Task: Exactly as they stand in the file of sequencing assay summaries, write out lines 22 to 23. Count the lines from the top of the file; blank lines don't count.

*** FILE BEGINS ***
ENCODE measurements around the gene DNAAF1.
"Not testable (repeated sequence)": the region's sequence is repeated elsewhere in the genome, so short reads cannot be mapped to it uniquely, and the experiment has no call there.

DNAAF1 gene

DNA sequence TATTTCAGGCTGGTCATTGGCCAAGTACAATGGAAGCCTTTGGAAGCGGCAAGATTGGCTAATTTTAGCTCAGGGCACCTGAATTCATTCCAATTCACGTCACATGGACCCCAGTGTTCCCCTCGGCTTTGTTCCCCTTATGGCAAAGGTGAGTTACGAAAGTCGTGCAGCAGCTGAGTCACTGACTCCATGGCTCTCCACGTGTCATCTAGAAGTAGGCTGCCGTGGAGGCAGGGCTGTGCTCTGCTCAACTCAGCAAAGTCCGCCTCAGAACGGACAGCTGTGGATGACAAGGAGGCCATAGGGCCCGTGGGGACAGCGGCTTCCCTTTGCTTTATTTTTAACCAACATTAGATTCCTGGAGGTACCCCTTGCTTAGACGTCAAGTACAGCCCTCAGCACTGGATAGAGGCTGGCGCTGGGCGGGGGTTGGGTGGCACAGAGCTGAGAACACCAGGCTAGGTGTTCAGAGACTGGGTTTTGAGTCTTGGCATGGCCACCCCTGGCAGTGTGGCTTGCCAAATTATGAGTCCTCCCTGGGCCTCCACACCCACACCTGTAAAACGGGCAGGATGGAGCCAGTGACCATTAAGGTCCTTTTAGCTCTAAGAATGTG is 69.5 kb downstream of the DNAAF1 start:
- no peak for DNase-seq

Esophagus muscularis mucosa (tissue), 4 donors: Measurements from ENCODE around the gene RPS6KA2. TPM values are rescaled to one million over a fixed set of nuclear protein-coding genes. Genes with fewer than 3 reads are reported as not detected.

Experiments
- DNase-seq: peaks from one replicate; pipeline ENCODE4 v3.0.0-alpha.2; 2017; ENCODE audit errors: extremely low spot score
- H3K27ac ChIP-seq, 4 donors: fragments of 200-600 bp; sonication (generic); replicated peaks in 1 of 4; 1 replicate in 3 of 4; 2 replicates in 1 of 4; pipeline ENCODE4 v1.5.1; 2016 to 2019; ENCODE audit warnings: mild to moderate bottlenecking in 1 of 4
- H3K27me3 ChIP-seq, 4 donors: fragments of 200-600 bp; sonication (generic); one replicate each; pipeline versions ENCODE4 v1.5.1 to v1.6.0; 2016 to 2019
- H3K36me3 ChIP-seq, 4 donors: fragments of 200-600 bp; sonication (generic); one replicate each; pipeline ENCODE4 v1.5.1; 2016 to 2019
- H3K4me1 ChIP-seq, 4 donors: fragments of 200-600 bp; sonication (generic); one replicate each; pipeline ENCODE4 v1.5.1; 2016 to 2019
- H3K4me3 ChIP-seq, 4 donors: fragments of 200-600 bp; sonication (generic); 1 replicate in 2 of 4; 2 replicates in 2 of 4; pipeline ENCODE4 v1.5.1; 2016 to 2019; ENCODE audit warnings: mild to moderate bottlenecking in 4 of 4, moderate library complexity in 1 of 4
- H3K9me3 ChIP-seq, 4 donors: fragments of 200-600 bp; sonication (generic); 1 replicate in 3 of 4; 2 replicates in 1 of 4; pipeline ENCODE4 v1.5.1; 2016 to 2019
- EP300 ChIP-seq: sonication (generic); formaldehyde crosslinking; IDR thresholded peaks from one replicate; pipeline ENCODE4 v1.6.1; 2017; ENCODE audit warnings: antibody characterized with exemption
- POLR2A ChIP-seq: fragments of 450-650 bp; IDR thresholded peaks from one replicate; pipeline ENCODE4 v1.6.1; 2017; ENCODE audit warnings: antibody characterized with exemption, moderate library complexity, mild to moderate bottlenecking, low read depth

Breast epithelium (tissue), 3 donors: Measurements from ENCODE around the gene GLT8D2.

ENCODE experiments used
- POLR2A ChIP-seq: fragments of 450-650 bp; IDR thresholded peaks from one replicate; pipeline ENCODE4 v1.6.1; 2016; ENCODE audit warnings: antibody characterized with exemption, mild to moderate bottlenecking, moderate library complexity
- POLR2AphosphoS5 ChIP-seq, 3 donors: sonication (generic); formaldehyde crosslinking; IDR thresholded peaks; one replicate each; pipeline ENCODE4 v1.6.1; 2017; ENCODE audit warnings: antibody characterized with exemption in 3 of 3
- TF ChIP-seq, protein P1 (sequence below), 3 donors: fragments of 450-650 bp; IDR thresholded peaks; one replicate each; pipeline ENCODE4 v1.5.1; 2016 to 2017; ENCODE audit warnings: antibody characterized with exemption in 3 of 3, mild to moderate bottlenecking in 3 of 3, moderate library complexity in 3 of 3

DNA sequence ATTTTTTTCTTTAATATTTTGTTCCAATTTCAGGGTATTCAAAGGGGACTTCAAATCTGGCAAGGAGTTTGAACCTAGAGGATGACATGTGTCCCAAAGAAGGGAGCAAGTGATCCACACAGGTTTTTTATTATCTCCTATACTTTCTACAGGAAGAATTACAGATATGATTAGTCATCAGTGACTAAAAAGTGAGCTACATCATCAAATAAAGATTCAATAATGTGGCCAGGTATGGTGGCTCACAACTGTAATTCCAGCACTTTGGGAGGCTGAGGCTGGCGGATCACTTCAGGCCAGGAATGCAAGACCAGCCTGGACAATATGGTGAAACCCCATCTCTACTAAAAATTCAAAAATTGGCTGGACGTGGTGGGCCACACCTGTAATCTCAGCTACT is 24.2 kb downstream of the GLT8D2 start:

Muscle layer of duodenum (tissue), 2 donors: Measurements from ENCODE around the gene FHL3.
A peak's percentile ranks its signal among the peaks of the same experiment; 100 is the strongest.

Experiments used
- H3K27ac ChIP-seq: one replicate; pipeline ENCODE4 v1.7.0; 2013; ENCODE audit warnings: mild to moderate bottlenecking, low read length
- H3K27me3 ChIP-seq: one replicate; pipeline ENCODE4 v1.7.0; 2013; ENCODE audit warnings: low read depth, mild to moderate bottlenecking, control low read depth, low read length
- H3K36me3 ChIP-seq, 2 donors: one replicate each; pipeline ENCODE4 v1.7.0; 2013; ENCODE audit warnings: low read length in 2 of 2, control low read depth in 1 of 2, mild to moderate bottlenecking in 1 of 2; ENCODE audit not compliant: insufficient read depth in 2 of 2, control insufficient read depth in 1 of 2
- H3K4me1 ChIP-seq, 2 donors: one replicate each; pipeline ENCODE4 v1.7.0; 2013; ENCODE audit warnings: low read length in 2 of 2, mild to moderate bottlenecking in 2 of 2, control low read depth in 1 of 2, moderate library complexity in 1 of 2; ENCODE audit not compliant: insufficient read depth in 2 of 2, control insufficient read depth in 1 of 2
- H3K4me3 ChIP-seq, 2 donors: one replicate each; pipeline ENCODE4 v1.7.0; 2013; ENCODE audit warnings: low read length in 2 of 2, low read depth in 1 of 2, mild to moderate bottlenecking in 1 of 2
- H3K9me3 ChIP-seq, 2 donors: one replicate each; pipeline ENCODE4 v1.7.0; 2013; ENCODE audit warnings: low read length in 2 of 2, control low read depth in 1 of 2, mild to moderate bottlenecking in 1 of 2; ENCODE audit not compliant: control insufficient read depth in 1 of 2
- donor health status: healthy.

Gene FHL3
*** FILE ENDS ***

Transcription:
DNA sequence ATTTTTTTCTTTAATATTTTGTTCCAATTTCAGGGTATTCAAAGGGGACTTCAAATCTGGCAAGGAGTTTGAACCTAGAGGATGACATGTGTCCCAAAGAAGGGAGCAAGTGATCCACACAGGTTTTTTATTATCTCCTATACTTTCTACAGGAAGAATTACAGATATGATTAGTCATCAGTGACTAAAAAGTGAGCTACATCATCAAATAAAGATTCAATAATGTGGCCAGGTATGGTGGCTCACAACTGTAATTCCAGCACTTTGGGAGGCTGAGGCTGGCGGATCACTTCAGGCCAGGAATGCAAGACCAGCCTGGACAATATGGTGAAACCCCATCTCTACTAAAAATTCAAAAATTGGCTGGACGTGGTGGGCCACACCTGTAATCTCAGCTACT is 24.2 kb downstream of the GLT8D2 start:

Muscle layer of duodenum (tissue), 2 donors: Measurements from ENCODE around the gene FHL3.